If the 320gb drive is your only drive you have connected,

- new hard drives are NOT bootable until they have had at least one partition made on them and formatted that the operating system recognizes and an operating system has been installed on at least one partition.

If you boot the computer from an XP CD, after the initial files have loaded and you have continued onto Setup, it will find the hard drive and you will need to make at least one partition on it and format it.Then you continue on with Setup. The drive will be bootable after Setup has finished.The bios will boot from the hard drive if the Boot Order or similar settings in the bios are correct (if you have more than one hard drive connected you may need to change a setting in that or another bios setting to get it to boot from the correct hard drive).

The XP CD must have SP1 or later updates integrated into it in order for it to be able to recognize drivers larger than 137gb manufacturer's size (= 128gb binary in the bios and in Windows( as their full size). (if it doesn't all drives larger than 137gb manufacturer's size are detected as 128gb in size by Setup)

Regular Microsoft XP CDs have SP2 or SP3 printed on them if they have those updates included. All the regular Microsoft XP CDs that have SP1 updates included that I've seen DO NOT have SP1 printed on the CD, but the volume labels - the labels you see for the CD in Windows - for CDs with SP1 updates included are different from those with no SP updates at all - you can search using that volume label to determine whether it has SP1 updates or not.

XP re-installation CDs that come with brand name computers usually have SP2 or SP3 printed on them if they have those updates and they may have SP1 printed on them if they include those.

If your XP CD has no SP updates at all, you can make yourself a "slipstreamed" CD (preferably a CD-R) that has had the SP3 updates integrated into the original contents of your CD, and use that to install Windows by booting from it, along with using the original Product Key.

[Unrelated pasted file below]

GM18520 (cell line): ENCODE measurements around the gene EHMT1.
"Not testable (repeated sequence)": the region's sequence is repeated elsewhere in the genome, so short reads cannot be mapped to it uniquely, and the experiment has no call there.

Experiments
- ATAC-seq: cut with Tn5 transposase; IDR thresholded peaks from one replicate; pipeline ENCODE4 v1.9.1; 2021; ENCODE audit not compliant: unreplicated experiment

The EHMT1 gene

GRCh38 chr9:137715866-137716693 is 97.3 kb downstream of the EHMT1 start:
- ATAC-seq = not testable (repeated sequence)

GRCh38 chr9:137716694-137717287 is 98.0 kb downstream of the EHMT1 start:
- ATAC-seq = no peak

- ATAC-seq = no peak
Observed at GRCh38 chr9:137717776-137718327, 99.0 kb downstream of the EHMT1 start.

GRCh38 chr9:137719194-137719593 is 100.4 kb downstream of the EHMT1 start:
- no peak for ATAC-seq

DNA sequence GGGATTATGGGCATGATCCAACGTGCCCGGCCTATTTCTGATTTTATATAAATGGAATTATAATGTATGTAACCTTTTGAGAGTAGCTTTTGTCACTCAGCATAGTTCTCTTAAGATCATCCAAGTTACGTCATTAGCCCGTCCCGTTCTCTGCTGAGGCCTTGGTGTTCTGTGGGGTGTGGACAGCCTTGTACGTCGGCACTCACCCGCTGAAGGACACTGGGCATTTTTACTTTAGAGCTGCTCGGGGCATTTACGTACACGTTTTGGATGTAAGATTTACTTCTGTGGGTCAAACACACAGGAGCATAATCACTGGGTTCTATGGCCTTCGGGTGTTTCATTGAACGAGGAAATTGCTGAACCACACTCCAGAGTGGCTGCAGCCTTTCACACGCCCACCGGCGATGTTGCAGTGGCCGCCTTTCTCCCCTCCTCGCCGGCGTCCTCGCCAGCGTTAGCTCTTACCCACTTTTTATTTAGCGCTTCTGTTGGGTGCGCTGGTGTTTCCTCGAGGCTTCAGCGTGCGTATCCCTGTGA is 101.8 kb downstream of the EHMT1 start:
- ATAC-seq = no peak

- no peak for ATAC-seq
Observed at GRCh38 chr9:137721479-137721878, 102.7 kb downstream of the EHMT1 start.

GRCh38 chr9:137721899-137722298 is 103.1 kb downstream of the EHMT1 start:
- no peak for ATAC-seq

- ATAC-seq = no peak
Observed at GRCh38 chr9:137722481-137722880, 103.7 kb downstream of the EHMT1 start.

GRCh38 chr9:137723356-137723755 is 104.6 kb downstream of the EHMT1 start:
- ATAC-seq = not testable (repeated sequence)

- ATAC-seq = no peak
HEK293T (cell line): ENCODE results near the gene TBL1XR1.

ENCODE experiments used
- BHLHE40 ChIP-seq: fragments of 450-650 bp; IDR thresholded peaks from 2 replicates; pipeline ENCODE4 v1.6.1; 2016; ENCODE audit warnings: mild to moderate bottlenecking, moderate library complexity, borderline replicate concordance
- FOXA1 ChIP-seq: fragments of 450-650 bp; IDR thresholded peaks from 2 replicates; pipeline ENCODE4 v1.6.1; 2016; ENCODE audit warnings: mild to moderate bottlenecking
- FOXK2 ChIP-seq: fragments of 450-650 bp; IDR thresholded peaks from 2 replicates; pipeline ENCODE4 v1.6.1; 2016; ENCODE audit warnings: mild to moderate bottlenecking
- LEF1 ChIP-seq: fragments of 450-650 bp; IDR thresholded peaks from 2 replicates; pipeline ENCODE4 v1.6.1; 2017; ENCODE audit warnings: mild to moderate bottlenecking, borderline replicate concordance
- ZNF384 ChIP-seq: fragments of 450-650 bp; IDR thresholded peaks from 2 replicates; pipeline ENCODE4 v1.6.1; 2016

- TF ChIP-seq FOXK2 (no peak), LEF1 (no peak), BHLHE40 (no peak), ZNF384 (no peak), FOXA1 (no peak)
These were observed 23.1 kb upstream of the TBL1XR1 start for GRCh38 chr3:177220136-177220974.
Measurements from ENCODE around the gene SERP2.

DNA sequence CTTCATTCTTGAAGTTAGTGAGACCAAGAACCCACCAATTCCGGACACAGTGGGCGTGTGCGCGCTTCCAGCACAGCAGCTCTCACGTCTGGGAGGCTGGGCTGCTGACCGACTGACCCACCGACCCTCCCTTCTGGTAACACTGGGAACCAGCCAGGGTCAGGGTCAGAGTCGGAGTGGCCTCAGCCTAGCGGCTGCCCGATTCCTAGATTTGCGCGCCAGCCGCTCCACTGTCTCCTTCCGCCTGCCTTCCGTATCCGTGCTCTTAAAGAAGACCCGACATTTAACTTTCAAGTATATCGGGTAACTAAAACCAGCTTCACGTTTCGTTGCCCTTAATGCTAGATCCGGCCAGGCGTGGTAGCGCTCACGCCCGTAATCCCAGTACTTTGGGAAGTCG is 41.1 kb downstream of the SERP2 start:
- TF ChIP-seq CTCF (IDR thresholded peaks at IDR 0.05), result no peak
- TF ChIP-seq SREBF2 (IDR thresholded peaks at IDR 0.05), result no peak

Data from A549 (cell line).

When you have only one hard drive...

Windows Setup defaults to making only one partition on a hard drive (or, a brand name software installation usually has only one visible - in Windows itself - partition on the single hard drive) .
The problem with that is if you ever need to re-load Windows (or the original brand name software installation) from scratch, you lose everything on the partition Windows was installed on, and when you have only one (visible) partition on the hard drive, that's everything on the drive - unless you copy the data you don't want to lose to elsewhere BEFORE you install Windows from scratch (most people don't bother, and lose all their data) .

If you're installing XP from a regular CD, it's recommended you make at least TWO partitions on the drive.
How to make more than one partition on a hard drive, when you're installing Windows on a blank hard drive, or when you are deleting the existing partition(s) on a hard drive before you run Setup .....
See Response 3:

If your XP CD does not have SP3 updates included.....

See Response 6
starting at
"If your XP CD does not have SP3 updates included, the best time to load them is right after you have installed Windows from scratch...."

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April 22, 2011 at 15:46:20
Awesome response. I did get the drive to read as a slave and was able to partition and format it. Thank you for all the information.

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April 23, 2011 at 07:01:51
Thanks for the Thank you.